I guess it’s hard for anyone to get themselves to Charlie, or that chocolate factory, in a condition of naivity. Ignorance cannot survive in a national bloodstream so awash with Roald Dahl’s most popular confection.
Let me get the special pleading out of the way first. It’s a standing joke among my children that I am a dead ringer for Gene Wilder as Willy Wonka in the 1971 movie. At least one of their friends refused to believe that I wasn’t him. I don’t get it myself, but I had to accept there might be something in it when Wilder came to our local theatre a few years ago to appear in Laughter on the 23rd Floor, and I kept on being asked for my, or rather his, autograph. “What d’you mean you’re not him! Don’t be ridiculous.”
It – the Dahl story – has never gone away, and why should it. The film brought it and its author to a fresh generation of consumers. This in turn stimulated the book sales and led, through the insatiable logic of West End hunger, to the stage show. As many less-than-enthusiastic critics observed last year when the Sam Mendes production opened, Charlie The Musical’s problem was that it wasn’t Matilda. It had to some extent become a victim of the Dahl brand’s astounding success with a new line.
So the writers of the music and lyrics – Marc Shaiman and Scott Wittman – aren’t Tim Minchin, but then Tim Minchin isn’t Stephen Sondheim, at least not yet. Part of the criticism was that the tunes lacked originality; as Steve Brown was to find out from the reaction to his music for I Can’t Sing, this is the occupational hazard of composers setting out to ape a variety of styles.
I caught Charlie and the Chocolate Factory at The Theatre Royal Drury Lane with my twelve-year-old son. He happens to be an actor and singer – was in Sound of Music in Regent’s Park last year (yes, his mother and I were Von Trapped for the summer) – and he has views about these things. He would; he is a – what’s the word I’m looking for – a pro.
As for me, I just wanted it to showcase Dahl’s particular strength, which is to be on the kids’s side without patronising them; to feel, intuit, remember his way into their heads and to characterise incumbents of adulthood’s weird estate accordingly.
I was not disappointed. What’s more, it’s the production’s vaunted lavishness that brings this off, sequence after sequence; the wonderful live enactments of the TV coverage of the Golden Ticket quest in a gigantic raised screen; the amazing innards of the chocolate factory with its Wagnerian squirrel chorus of nut-checkers; the spectacular nemesis of greedy-pig Augustus Gloop; above all the astounding routines of the multi-tasking Oompa-Loompas. Hard though I studied the deft illusions of their movements, the sleight-of-limb trickery, I was more or less permanently wrong-footed by them. Childlike wonder? Yes, I suppose that’s exactly what was being manufactured for me before my very eyes.
This is as it should be. We are seeing a – let’s face it – hard-edged, capitalistic world of mass production through a larky rainbow lens. There’s been skulduggery; industrial espionage had closed the place. The figure presiding over this pretty frightening, sheer-walled urban cliff of a factory is as wonky as his name would have us believe. But he is sinister too, as grown-up Dahleks tend to be if they are not just the powerless old presences of your bedridden grandparents. If he’s going to be on your – that is, on the children’s – side, then don’t expect normal, regular, Western postwar muscular decency.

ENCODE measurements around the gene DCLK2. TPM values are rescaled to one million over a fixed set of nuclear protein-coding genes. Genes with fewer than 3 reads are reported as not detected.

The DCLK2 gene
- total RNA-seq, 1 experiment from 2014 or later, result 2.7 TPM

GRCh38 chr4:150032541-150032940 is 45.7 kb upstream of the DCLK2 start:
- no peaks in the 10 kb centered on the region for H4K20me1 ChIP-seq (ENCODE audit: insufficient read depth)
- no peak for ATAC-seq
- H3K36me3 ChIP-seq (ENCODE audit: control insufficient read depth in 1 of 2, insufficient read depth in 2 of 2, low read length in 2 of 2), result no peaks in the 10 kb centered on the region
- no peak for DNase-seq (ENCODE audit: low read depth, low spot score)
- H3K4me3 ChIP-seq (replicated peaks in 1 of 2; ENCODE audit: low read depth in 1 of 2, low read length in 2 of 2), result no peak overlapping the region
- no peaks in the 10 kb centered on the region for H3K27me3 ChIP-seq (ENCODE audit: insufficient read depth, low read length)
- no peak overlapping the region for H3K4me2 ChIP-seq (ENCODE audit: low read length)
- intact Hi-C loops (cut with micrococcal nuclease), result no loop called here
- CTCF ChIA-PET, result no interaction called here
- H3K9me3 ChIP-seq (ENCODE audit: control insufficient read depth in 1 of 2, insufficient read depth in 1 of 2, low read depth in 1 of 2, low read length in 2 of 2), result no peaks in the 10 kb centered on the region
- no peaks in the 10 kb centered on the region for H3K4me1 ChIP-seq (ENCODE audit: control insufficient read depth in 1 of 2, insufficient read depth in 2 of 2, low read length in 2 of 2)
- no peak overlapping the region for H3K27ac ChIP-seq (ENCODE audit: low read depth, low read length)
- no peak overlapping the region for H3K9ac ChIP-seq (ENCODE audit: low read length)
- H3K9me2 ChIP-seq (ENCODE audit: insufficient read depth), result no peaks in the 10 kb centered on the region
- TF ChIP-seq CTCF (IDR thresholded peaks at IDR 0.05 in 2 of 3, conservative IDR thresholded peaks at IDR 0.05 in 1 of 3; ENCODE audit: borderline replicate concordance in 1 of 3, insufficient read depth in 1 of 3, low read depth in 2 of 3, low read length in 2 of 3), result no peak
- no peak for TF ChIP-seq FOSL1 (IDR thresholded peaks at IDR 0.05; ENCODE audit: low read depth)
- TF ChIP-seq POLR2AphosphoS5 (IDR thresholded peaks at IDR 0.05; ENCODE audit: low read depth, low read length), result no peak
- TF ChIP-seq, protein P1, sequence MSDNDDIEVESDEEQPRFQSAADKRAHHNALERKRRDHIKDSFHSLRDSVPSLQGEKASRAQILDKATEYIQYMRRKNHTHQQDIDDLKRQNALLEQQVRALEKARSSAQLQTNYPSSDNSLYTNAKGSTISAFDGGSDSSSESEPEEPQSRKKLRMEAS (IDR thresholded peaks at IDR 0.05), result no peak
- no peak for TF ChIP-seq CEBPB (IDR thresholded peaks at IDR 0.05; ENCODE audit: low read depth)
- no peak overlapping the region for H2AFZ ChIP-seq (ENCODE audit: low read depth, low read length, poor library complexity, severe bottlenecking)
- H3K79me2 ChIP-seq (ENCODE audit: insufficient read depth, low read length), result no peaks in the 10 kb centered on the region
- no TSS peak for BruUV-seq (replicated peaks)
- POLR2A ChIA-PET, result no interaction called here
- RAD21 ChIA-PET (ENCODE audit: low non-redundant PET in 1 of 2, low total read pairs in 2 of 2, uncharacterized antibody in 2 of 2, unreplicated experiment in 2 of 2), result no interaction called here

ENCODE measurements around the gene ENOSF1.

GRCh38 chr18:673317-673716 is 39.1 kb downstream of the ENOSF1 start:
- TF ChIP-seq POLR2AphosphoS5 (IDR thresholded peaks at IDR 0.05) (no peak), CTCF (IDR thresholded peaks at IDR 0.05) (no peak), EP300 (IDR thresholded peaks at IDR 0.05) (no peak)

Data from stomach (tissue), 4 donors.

A tricky assignment for Douglas Hodge’s successor as Wonka, Alex Jennings. With his countless appearances for the National, the Vic, the RSC, the Peter Hall, you have to class him as Straight Actor, with few serious outbreaks of wackiness in a thirty-year-career. The technique stands him in good stead, allowing him to enact the Imagination song as much as sing it, and to assume the authority of distance when he needs to.
Quite how this show manages to produce a cycle of suspense and delight on the back of the World’s Most Blown Secret (Charlie wins the grand prize) is a mystery. Easily solved – it’s the dazzle of the digressions along the way. Not to mention the energy. All this without the big downside of sweet-eating, now that the dentists are abandoning drill-and-fill.
What I really want to know is; what does he think of it, this twelve-year-old of mine. He’s fairly typical of his age, and doesn’t give it away. “Yeah,” he nods. “Cool.” I tell you, that’s worth volumes.
Review by Alan Franks
Running Time: 2 hours 30 minutes
Age Restrictions: Charlie and the Chocolate Factory is recommended for a general audience. The show is suitable for children aged 6 and over. All persons entering the theatre, regardless of age, must have a ticket. Babes-in-arms will not be admitted. All children must be old enough to occupy their own seats.
Show Opened: 22nd May 2013